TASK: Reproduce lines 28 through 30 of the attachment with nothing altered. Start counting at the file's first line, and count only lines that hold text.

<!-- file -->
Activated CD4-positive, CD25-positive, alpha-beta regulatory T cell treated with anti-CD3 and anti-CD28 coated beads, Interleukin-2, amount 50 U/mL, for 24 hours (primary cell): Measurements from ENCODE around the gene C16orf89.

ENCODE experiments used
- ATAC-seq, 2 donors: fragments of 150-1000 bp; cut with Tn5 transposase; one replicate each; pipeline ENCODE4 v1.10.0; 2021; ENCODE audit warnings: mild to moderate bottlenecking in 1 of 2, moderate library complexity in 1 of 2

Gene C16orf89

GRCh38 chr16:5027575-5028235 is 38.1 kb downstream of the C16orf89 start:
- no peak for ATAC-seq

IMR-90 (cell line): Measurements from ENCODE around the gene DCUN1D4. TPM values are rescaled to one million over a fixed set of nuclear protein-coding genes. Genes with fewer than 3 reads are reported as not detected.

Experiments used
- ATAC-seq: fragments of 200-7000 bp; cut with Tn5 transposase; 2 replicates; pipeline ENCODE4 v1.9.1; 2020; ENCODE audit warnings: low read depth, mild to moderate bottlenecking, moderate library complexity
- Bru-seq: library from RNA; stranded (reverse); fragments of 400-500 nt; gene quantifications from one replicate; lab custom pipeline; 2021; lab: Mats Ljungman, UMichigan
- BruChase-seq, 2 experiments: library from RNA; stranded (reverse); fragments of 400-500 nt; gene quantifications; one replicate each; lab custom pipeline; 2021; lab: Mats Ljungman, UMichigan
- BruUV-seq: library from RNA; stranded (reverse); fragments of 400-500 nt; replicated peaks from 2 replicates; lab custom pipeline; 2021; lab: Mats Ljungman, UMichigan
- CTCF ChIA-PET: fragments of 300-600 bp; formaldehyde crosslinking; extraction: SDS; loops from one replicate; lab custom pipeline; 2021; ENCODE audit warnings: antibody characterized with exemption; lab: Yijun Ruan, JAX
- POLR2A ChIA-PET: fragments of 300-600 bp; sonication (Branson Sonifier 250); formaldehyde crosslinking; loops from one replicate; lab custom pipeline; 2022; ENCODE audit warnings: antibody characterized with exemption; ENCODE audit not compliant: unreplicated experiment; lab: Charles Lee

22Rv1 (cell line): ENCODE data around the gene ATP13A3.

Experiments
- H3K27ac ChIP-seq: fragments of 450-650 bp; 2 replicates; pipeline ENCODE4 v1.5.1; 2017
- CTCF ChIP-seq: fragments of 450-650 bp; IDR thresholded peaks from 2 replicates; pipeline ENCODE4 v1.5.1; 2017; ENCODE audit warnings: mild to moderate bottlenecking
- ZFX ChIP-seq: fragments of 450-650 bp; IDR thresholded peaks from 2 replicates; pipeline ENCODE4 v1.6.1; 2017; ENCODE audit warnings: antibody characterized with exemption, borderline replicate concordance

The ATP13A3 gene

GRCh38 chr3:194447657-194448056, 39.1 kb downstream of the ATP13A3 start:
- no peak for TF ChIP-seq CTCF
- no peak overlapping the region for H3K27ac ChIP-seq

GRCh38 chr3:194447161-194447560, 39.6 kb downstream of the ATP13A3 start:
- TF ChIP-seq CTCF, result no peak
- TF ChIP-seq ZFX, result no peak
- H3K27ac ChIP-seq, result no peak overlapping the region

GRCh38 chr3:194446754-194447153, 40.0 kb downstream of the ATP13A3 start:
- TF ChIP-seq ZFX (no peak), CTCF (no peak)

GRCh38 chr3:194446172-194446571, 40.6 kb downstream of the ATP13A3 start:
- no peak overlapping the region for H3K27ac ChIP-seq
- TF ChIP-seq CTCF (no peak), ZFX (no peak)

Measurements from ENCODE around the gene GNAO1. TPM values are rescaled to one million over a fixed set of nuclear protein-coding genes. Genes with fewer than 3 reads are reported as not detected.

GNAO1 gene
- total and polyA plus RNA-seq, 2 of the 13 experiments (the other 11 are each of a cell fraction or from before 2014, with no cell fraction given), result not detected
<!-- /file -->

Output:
GRCh38 chr3:194446754-194447153, 40.0 kb downstream of the ATP13A3 start:
- TF ChIP-seq ZFX (no peak), CTCF (no peak)

GRCh38 chr3:194446172-194446571, 40.6 kb downstream of the ATP13A3 start: